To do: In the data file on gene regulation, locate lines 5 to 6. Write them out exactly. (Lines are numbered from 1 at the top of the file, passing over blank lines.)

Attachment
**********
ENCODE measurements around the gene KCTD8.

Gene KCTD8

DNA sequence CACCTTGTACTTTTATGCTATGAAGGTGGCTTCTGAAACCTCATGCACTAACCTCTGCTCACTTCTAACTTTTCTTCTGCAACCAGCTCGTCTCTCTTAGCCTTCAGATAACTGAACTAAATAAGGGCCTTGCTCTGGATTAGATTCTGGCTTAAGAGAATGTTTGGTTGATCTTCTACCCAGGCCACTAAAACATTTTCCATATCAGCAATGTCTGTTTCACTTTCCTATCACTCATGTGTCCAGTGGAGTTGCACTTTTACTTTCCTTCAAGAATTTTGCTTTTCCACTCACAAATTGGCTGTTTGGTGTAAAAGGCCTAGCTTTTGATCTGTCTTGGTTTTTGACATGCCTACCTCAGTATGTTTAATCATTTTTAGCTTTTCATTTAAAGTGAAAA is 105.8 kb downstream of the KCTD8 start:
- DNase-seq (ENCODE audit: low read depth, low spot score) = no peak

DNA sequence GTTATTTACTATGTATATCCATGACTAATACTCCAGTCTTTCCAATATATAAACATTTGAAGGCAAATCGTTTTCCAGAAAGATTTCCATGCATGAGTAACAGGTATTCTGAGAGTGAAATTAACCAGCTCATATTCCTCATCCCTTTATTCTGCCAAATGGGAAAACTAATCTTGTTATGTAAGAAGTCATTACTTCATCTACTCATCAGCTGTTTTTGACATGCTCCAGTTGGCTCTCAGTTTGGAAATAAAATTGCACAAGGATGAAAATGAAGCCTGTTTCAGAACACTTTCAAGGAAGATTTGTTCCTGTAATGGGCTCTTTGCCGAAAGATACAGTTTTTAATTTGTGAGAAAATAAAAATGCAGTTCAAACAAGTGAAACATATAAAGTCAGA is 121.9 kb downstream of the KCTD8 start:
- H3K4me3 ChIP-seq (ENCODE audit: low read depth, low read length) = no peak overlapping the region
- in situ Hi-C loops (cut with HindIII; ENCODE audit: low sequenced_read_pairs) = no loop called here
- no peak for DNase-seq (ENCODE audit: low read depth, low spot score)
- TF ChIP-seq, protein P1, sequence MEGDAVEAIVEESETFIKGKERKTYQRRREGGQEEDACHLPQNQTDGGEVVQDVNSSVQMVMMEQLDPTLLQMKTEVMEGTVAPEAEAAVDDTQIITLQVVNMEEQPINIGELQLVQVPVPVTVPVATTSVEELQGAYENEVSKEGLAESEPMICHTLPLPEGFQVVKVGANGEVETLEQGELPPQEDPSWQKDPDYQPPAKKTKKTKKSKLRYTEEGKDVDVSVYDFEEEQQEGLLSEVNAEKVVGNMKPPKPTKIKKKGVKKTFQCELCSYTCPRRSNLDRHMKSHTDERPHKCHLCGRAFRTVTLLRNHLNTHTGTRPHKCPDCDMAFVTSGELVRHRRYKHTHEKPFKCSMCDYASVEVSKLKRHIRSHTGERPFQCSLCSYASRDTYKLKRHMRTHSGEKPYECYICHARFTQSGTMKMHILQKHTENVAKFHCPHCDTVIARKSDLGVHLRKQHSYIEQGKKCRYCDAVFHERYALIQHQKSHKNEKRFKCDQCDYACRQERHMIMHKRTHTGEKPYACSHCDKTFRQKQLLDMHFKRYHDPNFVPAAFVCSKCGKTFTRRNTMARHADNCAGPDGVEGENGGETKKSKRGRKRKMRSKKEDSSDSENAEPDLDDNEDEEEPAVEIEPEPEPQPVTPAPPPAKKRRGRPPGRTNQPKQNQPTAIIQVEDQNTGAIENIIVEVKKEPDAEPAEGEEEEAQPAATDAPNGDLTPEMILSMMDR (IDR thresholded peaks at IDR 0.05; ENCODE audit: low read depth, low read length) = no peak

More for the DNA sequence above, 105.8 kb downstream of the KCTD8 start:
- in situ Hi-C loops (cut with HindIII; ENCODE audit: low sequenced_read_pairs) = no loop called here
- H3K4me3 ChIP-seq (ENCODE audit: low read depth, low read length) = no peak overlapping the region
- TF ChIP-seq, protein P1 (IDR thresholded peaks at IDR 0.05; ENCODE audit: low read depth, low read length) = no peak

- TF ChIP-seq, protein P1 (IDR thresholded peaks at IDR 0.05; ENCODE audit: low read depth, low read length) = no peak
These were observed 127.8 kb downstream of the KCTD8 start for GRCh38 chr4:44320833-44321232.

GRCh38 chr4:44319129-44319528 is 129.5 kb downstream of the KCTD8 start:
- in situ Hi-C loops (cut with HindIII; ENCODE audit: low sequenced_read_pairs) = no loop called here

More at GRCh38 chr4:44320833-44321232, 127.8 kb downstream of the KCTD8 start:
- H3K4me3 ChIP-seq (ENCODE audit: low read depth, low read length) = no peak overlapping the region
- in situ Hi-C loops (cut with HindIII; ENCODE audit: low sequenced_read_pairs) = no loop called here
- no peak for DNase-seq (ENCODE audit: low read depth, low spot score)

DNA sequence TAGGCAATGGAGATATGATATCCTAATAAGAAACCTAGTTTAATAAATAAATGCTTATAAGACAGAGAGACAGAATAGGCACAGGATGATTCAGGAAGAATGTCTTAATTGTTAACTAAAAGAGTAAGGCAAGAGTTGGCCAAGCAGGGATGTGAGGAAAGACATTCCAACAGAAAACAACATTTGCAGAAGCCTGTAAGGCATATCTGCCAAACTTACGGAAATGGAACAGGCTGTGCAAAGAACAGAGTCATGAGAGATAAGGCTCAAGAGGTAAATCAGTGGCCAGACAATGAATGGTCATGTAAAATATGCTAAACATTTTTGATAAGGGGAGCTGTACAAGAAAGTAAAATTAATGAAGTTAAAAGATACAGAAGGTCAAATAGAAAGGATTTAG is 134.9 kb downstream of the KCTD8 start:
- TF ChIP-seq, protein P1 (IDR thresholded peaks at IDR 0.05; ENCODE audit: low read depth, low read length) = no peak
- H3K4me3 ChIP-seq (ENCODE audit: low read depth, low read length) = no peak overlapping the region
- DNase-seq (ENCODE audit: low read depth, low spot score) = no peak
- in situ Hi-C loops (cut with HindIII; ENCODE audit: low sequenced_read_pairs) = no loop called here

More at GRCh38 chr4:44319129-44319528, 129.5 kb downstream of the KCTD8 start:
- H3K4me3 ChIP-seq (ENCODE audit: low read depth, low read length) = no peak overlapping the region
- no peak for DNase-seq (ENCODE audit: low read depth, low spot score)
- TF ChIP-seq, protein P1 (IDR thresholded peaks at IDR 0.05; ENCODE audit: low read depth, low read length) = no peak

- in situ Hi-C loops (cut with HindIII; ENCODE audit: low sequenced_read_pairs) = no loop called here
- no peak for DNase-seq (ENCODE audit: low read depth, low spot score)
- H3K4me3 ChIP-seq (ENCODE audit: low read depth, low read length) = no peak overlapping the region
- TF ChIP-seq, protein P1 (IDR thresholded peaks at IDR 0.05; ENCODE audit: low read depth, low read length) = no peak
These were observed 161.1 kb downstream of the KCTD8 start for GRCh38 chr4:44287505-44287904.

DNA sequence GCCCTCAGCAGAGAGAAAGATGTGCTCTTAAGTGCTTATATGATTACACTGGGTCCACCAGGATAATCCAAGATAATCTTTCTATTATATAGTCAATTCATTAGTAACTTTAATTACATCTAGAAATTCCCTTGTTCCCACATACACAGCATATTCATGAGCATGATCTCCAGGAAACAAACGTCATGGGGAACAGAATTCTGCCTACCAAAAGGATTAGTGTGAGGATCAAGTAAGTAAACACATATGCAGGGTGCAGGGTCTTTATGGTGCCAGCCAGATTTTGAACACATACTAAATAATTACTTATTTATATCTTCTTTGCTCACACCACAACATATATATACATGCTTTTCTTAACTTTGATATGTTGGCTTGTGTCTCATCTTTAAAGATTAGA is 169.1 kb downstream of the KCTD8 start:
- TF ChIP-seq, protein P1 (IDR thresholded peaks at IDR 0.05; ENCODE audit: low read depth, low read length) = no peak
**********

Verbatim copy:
DNA sequence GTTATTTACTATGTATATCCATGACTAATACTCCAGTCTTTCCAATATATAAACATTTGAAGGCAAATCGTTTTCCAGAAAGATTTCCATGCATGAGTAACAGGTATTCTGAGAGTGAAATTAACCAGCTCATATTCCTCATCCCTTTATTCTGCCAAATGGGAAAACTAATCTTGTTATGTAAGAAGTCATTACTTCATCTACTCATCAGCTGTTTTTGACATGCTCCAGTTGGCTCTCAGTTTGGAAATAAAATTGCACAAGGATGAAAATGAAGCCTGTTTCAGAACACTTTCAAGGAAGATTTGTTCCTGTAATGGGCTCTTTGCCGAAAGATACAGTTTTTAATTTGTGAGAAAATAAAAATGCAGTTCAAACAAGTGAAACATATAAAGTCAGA is 121.9 kb downstream of the KCTD8 start:
- H3K4me3 ChIP-seq (ENCODE audit: low read depth, low read length) = no peak overlapping the region